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Two spotlights on Sondheim heat up the Berkshires to varying degrees

SHEFFIELD -- Julianne Boyd has had an amazing string of successes since she founded the Barrington Stage Company in 1995. Last year the theater held the world premiere of ''The 25th Annual Putnam County Spelling Bee," which went on to win two Tonys recently (and many thought should have won best musical). Sara Ramirez knocked everybody out in BSC's ''The Game" before she went on to win the Holy Grail in ''Monty Python's Spamalot."

Now you can add Stephen Sondheim's ''Follies," which launches the 11th season, to a list of Barrington productions that have been better than the Broadway revivals, productions that include ''Cabaret," ''The Diary of Anne Frank," and ''South Pacific."

Set in 1971, the year in which it was written, ''Follies" is a reunion of Ziegfeld-like showgirls at a theater that's about to be razed. The idea came from James Goldman, who wrote the book, which has always seemed a step or two down from the sophistication of Sondheim's music and lyrics. That's part of the reason why ''Follies in Concert" has been more popular with theater companies than the real thing. You just want to get from song to song as quickly as you can without bogging down in the stuff in between.

Book problems remain, but when you have the kind of talent onstage that Boyd has assembled and keep it moving as gracefully as she does, it's hard to get bogged down. The production is kind of a reunion within a reunion as Boyd has assembled a powerful roster of stars from past Barrington productions, all of whom mesh handsomely -- Jeff McCarthy (''Mack and Mabel"); Kim Crosby (''On the Twentieth Century"); Leslie Denniston (''A Little Night Music"); and Marni Nixon (''Cabaret"). Throw in Sheffield newcomer Donna McKechnie, the Tony-winning star of ''A Chorus Line" in 1976, and you have a collection of folks who easily outstrip the 2001 Broadway revival with Treat Williams and Judith Ivey.

Backed by a jazzy eight-piece orchestra, almost everyone onstage sells both the score and Sondheim's thoughts about the ravages of time -- on musical theater, on youthful idealism, on beauty, on relationships. Carlotta (McKechnie) defiantly sings ''I'm Still Here," but the four principals seem to have thrown in the towel. Phyllis (Denniston), wife of Ben (McCarthy), wonders ''Could I Leave You?" Sally (Crosby), in love with Ben since the '40s, worries that she's ''Losing My Mind." Ben and Buddy (Lara Teeter), married to Sally, just about do lose their minds.

Except for Teeter, whose choreography far outdistances his singing and acting talents, each member of the cast nails his or her big number. McKechnie doesn't match Elaine Stritch or Polly Bergen (the surprise star of the recent revival) in ''I'm Still Here," but her voice hasn't turned to gravel, as theirs have, so she puts her own forceful stamp on the number. Crosby's ''Losing My Mind" makes something beautiful and overpowering out of Sally's pathos. Denniston is a vamp-and-a-half as Phyllis. And don't put the elder stateswomen out to pasture. Diane Houghton's ''Broadway Baby" and Nixon's ''One More Kiss" are dazzling.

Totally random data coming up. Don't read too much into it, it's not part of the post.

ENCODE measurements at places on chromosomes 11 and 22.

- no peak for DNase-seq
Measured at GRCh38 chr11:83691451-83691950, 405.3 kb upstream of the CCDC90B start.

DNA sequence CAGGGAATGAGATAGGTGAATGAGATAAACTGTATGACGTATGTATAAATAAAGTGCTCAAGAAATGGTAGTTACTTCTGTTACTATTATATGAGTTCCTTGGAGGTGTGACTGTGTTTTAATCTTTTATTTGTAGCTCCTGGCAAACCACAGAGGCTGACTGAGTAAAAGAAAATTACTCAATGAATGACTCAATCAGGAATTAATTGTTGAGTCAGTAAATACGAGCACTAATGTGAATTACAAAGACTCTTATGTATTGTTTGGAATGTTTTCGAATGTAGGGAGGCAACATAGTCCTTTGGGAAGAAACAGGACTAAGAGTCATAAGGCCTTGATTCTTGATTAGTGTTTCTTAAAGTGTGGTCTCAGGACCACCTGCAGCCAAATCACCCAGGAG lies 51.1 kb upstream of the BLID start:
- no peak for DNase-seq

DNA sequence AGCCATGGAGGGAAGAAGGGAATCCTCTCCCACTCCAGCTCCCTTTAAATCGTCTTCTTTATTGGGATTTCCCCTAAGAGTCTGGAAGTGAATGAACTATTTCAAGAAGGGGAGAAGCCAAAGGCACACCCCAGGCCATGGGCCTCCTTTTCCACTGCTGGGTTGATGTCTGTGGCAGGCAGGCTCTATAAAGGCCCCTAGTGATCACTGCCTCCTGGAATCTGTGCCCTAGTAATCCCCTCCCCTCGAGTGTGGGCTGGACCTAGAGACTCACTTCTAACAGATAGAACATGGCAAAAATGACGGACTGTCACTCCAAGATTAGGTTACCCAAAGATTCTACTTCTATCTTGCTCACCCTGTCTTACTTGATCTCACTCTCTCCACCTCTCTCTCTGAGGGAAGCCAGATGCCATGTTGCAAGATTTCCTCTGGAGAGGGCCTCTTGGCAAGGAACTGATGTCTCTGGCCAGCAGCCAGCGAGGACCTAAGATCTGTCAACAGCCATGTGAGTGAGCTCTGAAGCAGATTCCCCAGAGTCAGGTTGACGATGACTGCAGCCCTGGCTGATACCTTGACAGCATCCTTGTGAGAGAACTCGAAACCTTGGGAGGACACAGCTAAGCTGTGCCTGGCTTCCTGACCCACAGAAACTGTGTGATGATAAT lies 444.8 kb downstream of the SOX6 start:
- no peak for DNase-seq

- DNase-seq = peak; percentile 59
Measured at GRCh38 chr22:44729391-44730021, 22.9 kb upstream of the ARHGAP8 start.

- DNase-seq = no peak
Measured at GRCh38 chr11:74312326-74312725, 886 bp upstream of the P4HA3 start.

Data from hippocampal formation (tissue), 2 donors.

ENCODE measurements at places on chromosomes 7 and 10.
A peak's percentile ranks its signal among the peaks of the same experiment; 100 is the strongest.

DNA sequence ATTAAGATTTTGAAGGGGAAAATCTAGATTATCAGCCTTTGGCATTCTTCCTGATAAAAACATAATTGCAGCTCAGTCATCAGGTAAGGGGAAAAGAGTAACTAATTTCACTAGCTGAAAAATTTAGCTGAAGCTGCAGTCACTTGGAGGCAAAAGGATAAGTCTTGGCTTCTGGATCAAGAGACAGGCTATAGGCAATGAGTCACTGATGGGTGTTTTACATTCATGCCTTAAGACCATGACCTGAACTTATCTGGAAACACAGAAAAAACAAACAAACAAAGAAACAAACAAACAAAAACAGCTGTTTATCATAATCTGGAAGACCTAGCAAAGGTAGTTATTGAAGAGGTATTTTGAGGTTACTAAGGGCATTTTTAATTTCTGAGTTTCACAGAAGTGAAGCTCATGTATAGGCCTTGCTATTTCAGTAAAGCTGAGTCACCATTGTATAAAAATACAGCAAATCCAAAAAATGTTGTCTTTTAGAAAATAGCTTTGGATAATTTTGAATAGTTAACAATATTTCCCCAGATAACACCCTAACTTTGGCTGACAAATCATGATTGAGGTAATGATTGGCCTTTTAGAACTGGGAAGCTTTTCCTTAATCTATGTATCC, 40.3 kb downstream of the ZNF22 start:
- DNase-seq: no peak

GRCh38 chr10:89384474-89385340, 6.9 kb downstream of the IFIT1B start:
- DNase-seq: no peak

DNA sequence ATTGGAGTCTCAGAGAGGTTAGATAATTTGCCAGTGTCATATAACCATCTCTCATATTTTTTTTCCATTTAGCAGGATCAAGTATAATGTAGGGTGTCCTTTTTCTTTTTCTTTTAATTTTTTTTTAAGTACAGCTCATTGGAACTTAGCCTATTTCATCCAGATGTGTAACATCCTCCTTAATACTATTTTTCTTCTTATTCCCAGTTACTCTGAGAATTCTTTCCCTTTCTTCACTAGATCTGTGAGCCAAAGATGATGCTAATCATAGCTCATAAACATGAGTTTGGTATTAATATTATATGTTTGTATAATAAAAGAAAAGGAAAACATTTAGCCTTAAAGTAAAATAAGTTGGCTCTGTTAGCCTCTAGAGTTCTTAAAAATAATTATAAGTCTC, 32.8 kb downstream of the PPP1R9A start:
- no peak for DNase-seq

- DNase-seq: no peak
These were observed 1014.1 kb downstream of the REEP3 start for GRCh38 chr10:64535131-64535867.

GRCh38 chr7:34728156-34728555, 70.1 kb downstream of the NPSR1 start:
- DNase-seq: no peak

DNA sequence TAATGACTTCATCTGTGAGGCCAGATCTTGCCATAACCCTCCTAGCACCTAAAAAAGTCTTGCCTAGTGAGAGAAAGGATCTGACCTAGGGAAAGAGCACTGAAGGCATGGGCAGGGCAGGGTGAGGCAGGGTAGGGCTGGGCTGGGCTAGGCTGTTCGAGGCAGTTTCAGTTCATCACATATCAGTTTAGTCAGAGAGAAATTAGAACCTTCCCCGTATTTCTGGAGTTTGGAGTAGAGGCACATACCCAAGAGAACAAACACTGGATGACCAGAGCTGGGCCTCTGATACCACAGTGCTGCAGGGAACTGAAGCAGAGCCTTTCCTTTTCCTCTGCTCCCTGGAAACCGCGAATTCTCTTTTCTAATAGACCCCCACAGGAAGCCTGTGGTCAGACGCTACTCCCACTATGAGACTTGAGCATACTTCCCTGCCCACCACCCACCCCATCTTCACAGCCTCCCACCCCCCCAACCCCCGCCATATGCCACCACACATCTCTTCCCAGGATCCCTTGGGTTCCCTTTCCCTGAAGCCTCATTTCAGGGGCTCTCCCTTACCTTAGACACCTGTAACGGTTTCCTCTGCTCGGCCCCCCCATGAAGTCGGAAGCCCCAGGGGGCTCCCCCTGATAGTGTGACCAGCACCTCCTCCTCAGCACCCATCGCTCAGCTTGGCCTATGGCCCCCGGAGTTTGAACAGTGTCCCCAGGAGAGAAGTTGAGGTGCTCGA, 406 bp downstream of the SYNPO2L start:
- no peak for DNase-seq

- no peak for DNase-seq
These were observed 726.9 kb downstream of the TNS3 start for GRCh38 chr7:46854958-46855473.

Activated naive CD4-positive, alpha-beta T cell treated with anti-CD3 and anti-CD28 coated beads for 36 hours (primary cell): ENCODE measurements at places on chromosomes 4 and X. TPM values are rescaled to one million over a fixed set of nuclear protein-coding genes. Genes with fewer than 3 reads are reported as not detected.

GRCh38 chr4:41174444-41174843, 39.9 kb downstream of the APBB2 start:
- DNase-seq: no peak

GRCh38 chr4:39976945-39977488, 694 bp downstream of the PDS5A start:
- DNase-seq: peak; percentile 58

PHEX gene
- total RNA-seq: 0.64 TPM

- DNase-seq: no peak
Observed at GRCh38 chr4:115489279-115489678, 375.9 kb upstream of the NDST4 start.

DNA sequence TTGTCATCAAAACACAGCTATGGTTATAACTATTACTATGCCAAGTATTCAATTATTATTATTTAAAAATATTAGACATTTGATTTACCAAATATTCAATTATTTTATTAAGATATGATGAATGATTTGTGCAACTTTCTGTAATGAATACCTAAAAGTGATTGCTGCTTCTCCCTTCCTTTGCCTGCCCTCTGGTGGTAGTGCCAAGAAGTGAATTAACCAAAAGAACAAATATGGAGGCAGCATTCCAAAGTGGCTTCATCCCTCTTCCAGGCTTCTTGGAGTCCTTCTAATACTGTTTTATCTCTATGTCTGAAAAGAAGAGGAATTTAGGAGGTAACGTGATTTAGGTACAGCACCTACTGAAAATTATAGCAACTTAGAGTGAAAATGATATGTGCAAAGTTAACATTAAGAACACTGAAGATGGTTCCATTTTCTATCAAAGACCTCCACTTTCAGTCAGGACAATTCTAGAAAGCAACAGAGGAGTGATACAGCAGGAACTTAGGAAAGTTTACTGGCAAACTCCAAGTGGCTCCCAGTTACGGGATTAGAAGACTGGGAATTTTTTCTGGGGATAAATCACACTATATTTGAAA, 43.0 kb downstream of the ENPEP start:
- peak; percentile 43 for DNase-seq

For all that talent, McCarthy all but steals the show. When last we saw him he was arresting people for doing what comes naturally in ''Urinetown: The Musical" on Broadway. McCarthy has all the fluidity of a great musical comedy star, while his rich baritone sounds as if he'd be equally at home on an opera stage. Wherever he is, he sings up a storm.

While ''Follies" is thundering in Sheffield, Sondheim is also purring in Stockbridge with the Berkshire Theatre Festival's lighter entertainment, ''Side by Side by Sondheim."

The wide-ranging ''Follies" score moves incrementally from nostalgia (''Beautiful Girls") to neurosis (''Losing My Mind"). A musical revue like ''Side by Side" covers even more ground, and this one goes from Sondheim's collaborations with other composers (''West Side Story" and ''Gypsy") to his kabuki-styled ''Pacific Overtures" in 1976.

Jessica Walter narrates the proceedings, describing Sondheim's thematic concerns while adding in biographical notes and assorted other musings. Michele Ragusa, Allison Briner, and Marcus Neville do the vocal honors to the accompaniment of Robert Hirschhorn's solo piano.

It's all very pleasant and un-taxing, which aren't really the primary virtues associated with Sondheim. There's also a bit of smarminess at play when the narration drops in some irrelevancies (''You Must Meet My Wife" not being what Bill Clinton said to Monica Lewinsky). The director, Gary M. English, allows too much mugging from Briner and from Neville, whose singing lapses too easily into the conversational.

Ragusa is the star of the show. She has the sweetest voice, the sincerest mannerisms, and the sexiest outfits. But she still needs seasoning. Her ''Losing My Mind" sounds more like an exercise than a heartfelt cry. Perhaps it's not fair to compare this version to Marin Mazzie's at the Pops, Crosby's at Barrington Stage, or Leigh Barrett's in ''Follies in Concert" two years ago, all of which tore at the soul. But it does sum up the sense that ''Side by Side by Sondheim" is the place you come for a pleasant night of theater, just not for a great one.

Ed Siegel can be reached at

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